Judge hears evidence in MAF v. Auditor Sunshine law case

  

JEFFERSON CITY, Mo. – Lawyers submitted 18 pieces of evidence to the court this afternoon in Missouri Alliance for Freedom’s (MAF) Sunshine Law request case against Auditor Nicole Galloway. Joel Anderson and Paul Harper, attorneys representing the Auditor, filed a motion to dismiss, ask for a protective order, and a stay of discovery on pending Sunshine Law requests. Eddie Greims and Ben Hurst, attorneys representing MAF contend that doing so would allow the Auditor’s office to not fulfill their requests.

In the case, MAF made four requests on three days. On May 2, MAF asked for communications in all forms to and from Doug Nelson, then Senior Counsel to the Auditor, and Paul Harper, legal counsel to Galloway. On the same day, they asked for information relating to the decision to audit the Department of Revenue in April. On May 8, they requested information about the audit of Treasurer Cliff Zweifel, and on May 26, they asked for communications in all forms to and from Auditor Galloway.

Per their requests, Senior Counsel to the Auditor Barbara Wood began fulfilling their requests. Because of the nature of the requests, she had to personally review over 28,000 pages of documents to determine what was relevant to the requests and what was confidential. Some of the information they requested – like communication with third parties about the audit and communication between attorneys and their clients – is confidential. She realized she could not fulfill MAF’s Sunshine requests within the three-day period, so she asked for a 30-day extension updating the MAF as she continued.

In court, Wood testified she had completed the May 8 request for information regarding the audit of Treasurer Zweifel. She also testified that she had not completed the May 2 nor the May 26 request, but is continuing to respond. She says that because MAF’s requests were too broad, she could not complete them in time. Lawyers representing MAF say that she delaying giving the information, is intentionally giving MAF irrelevant documents, and claiming certain information is confidential so they would not have to give up certain information.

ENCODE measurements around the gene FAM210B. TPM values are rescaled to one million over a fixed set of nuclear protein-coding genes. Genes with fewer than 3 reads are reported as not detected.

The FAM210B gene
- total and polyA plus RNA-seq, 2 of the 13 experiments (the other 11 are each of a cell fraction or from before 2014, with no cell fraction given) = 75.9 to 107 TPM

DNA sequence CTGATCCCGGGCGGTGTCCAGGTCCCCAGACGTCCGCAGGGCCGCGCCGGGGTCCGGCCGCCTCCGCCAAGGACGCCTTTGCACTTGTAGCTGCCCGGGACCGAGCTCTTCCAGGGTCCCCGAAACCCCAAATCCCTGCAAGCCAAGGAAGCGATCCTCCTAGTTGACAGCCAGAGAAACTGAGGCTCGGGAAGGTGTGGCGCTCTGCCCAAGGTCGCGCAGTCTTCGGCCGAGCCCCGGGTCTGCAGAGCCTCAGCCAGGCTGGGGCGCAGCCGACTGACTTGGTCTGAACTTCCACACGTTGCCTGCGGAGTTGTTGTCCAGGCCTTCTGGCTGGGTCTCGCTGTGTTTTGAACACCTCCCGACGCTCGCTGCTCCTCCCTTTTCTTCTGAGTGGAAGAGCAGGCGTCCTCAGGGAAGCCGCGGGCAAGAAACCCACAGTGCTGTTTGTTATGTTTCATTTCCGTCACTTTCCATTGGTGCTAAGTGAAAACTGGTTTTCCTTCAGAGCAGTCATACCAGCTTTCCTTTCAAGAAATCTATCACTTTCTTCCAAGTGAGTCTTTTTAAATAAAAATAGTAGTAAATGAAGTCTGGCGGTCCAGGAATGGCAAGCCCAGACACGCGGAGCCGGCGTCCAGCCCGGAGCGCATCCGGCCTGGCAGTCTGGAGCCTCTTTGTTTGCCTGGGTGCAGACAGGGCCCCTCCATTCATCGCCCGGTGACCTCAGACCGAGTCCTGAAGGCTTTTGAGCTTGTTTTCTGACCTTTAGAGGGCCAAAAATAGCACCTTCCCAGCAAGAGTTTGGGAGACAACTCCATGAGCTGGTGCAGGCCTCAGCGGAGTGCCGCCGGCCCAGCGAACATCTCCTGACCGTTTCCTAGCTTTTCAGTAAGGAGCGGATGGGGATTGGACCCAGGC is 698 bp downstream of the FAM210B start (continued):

Anderson and Harper argue the Auditor wants to finish fulfilling the requests before MAF can make a case for not adhering to the Sunshine Law.

“We’re not trying to do something dramatic,” Anderson says. “What we want to see happen is let’s just get to the end of all this work that we’re doing and then we want to take a look at the pleadings of the case. Even the facts made today make the pleadings filed back in July practically fiction.”

On the other hand, Greims and Hurst want to know why some of the information is classified.

“Who decides what the confidential audit file actually is? What if there are communications between the Auditor’s office and other people,” Greiems said. “There are all kinds of communications that are not actually covered by the [attorney-client] privilege and so we need to know what is actually being claimed to be closed because we don’t know that right now. All we have is this document and an estranged sight of statues.”

Judge Jon Beetem will be reviewing the facts of the case and will be determining whether to accept Anderson and Harper’s motion to dismiss, for a protective order, and a stay of discovery. He has not scheduled a deadline when he will make a decision about whether to continue the case.

 

Below is the evidence submitted to the court: